Seeking input on exercise equipment. We used a NuStep recumbent stepper at our gym and liked it very much, being very out of shape, but we have moved shortly after discovering it and no longer have access. We have looked into purchasing one but the price is daunting, cheapest model is north of 3000.00 USD and used ones are rare and often old/no longer supported for repair if needed. We prefer a stepper over a bike d/t to hip mobility issues, something with limited rotation is preferred. We found a Physio Step HXT which has less rotation that seems like a possible option, wondering if anyone has experience with this machine or can suggest something similar. Input is appreciated and thank you!

  28. HannahS*

    I’m buying a lemon tree! A dwarf meyer lemon. I’m soooo excited!

    For the outdoor plants, we have a tiny balcony (it’s literally 18 inches wide) so not a ton of room, but it’s south facing. I’m thinking some cherry tomatoes, in addition to the herbs we’re trying to keep alive indoors right now. It’s tough, because we’ll likely try to move in May or June, which will necessitate moving the plants. So I’ll reign in my excitement and limit myself to maybe two cherry tomato plants and some basil; they co-plant well together. But oh, I can’t wait until we have enough space for tomatoes, green beans, cucumbers, eggplants, peas, radishes, potatoes….mmmm.

    What’s your favourite cherry tomato that’s suited to a container garden?

    1. Venus*

      I grew whatever cherry tomato was available from a local seed company, as it happened to be an heirloom and I hope those are sturdier. I think almost all of them tend to do very well with enough sunlight.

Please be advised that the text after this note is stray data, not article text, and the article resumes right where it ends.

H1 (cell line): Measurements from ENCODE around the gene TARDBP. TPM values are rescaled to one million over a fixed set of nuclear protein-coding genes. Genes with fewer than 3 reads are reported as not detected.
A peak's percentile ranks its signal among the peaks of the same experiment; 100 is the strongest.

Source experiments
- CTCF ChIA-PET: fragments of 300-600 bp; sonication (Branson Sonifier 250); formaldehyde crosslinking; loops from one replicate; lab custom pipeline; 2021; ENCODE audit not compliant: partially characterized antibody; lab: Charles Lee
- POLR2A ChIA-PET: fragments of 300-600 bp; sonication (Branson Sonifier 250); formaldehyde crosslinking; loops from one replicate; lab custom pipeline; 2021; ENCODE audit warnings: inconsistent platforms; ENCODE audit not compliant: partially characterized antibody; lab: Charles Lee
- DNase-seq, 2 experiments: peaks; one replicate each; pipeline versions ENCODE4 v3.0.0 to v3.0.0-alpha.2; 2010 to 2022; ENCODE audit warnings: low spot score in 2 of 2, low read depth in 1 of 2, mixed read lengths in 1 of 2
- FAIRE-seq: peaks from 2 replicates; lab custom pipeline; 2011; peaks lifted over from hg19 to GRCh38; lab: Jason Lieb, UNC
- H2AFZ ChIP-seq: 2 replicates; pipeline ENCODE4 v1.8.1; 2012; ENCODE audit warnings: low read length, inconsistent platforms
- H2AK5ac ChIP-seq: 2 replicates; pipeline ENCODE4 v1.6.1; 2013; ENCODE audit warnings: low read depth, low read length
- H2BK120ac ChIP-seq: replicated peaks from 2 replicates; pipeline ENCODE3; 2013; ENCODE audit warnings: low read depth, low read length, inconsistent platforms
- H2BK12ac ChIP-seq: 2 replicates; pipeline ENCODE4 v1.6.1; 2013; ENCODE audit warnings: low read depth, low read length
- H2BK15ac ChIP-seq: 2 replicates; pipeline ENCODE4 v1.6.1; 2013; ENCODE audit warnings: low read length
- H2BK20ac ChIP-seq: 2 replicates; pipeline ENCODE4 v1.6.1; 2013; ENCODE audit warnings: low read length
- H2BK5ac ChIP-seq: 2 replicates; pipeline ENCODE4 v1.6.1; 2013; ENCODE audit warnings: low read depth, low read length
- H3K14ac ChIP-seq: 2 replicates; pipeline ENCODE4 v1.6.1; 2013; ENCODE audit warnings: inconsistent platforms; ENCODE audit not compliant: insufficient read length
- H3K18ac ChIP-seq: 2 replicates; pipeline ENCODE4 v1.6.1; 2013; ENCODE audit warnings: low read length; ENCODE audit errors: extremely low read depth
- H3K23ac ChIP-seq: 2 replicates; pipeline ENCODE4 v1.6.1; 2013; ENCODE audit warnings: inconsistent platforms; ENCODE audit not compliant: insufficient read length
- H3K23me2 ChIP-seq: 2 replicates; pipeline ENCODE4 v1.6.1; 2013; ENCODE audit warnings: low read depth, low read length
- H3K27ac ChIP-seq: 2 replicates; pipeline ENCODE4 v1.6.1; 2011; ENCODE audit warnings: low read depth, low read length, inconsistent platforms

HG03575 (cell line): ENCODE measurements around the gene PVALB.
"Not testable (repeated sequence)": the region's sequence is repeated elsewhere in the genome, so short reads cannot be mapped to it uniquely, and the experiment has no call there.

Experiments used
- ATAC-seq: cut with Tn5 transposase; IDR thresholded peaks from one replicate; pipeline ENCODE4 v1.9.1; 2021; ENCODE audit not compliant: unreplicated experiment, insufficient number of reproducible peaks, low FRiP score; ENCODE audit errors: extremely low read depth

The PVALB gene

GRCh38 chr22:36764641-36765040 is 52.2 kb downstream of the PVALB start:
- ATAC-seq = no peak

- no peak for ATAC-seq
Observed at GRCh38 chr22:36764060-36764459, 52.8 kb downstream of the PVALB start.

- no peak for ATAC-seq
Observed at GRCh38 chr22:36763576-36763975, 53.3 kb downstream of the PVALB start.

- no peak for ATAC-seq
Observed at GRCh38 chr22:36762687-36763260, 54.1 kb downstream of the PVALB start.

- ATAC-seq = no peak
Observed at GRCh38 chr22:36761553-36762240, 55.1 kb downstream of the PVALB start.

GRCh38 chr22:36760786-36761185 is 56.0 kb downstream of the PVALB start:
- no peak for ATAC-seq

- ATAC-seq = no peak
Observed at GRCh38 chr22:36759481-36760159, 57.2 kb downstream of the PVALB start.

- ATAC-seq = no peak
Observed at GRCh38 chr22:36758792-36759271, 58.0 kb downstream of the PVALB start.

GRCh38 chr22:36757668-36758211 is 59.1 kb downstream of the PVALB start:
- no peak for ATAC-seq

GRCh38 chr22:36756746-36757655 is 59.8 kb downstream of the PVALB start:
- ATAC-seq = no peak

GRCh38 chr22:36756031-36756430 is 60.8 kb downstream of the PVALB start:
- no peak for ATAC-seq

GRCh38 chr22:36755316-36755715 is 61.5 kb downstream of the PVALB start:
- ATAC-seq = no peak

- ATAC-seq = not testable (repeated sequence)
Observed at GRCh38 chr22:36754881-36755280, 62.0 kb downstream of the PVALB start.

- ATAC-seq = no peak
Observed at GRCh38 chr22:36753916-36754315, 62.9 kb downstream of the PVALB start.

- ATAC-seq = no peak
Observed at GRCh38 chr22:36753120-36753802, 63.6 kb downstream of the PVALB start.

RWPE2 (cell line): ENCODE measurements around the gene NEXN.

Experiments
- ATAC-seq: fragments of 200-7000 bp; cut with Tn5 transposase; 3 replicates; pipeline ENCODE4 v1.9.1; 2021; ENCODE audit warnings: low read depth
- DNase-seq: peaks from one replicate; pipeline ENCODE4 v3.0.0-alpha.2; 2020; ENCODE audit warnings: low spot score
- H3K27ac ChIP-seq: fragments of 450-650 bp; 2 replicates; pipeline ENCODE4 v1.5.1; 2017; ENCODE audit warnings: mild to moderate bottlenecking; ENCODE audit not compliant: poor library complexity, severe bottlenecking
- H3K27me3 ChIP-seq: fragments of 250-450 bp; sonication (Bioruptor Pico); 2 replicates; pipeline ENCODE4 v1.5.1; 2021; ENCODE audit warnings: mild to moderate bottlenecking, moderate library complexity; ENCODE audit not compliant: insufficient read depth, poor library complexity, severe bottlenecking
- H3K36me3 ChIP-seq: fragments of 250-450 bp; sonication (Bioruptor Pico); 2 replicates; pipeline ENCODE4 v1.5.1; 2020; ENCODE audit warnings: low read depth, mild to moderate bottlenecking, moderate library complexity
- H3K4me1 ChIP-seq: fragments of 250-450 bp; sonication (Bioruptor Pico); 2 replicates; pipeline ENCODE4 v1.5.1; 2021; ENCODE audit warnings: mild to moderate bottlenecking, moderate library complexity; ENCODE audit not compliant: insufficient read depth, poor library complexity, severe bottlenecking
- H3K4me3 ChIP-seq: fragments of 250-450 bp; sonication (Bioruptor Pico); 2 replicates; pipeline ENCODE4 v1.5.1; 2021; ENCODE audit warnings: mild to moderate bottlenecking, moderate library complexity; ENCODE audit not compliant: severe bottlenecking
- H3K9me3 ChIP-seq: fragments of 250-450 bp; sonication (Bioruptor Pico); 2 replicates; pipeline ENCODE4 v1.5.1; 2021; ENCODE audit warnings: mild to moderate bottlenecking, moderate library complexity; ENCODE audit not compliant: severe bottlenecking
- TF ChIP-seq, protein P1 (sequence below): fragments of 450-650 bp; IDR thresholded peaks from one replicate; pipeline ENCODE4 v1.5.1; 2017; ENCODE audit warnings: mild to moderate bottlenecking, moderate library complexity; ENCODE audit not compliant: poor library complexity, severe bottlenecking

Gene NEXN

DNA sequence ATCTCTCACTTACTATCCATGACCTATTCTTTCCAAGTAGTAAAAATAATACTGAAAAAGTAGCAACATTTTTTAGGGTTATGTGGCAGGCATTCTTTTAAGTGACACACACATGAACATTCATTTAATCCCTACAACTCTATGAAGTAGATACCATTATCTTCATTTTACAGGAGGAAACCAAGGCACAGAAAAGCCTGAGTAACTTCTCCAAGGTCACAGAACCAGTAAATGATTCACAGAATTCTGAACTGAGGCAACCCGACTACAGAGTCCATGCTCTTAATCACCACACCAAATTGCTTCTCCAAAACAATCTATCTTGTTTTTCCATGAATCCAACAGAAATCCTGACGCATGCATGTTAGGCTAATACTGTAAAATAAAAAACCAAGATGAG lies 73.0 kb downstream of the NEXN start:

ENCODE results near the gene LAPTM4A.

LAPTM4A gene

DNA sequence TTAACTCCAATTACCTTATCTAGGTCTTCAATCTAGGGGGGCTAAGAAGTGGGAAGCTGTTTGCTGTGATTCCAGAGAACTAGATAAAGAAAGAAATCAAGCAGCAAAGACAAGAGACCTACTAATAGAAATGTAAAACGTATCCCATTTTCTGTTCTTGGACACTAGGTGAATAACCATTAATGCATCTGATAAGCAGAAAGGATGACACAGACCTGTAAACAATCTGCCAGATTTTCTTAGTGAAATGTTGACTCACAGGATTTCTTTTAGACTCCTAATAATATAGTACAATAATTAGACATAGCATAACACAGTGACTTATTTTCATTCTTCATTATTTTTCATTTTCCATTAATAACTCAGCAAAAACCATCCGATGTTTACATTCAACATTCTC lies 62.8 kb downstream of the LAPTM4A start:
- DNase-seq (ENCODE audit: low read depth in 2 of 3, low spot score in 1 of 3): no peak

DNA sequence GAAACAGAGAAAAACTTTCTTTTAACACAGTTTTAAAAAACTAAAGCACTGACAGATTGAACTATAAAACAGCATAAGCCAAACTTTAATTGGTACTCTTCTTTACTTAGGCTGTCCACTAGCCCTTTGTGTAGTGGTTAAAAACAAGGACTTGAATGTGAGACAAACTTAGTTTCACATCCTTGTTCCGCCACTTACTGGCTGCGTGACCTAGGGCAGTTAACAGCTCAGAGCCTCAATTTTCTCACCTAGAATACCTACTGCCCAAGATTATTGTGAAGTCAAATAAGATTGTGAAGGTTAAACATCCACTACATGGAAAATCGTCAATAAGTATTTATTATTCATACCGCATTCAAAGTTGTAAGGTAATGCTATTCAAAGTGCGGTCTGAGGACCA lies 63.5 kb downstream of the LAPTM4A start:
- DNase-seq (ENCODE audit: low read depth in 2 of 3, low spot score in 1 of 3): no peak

I look forward to lemon updates! Good luck.

    2. Tris Prior*

      Red Robin does really well in containers, in my experience. Small, squat, thick plants that produce well.

    3. Nita*

      Cherry tomatoes are relatively hassle-free. Usually I save some seeds if I’m eating one and it tastes good. They always come up very nicely. The hard part (for me) is making sure they have enough light and water. If you have a nice sunny spot, they shouldn’t give you any trouble.

  29. Sleep Number Mattress*

    Sleep number beds! Tell me the good and the bad! How has it held up? Good for heavier people? Light people? Extra-curricular activities?

    1. Beautiful Dreamer*

      I have had a C4 sleep number bed for almost 10 years now. I consider myself a meduim person at present, but I have had 100 pound weight swings in both directions while using this bed and I have enjoyed being able to adjust the firmness on the fly. I have found that, for heavier people who like a non-firm mattress it is possible to “bottom out” in the center depression, and they’re basically sleeping on the floor. My dad had that issue, and so my parents did not get a sleep number bed. But, that had not been a problem for me.
      There have been no extra curricular activities in this bed, so I can’t speak to that. I have the Forever Alone (single chamber) version so it acts very much like the high end air mattress that it is.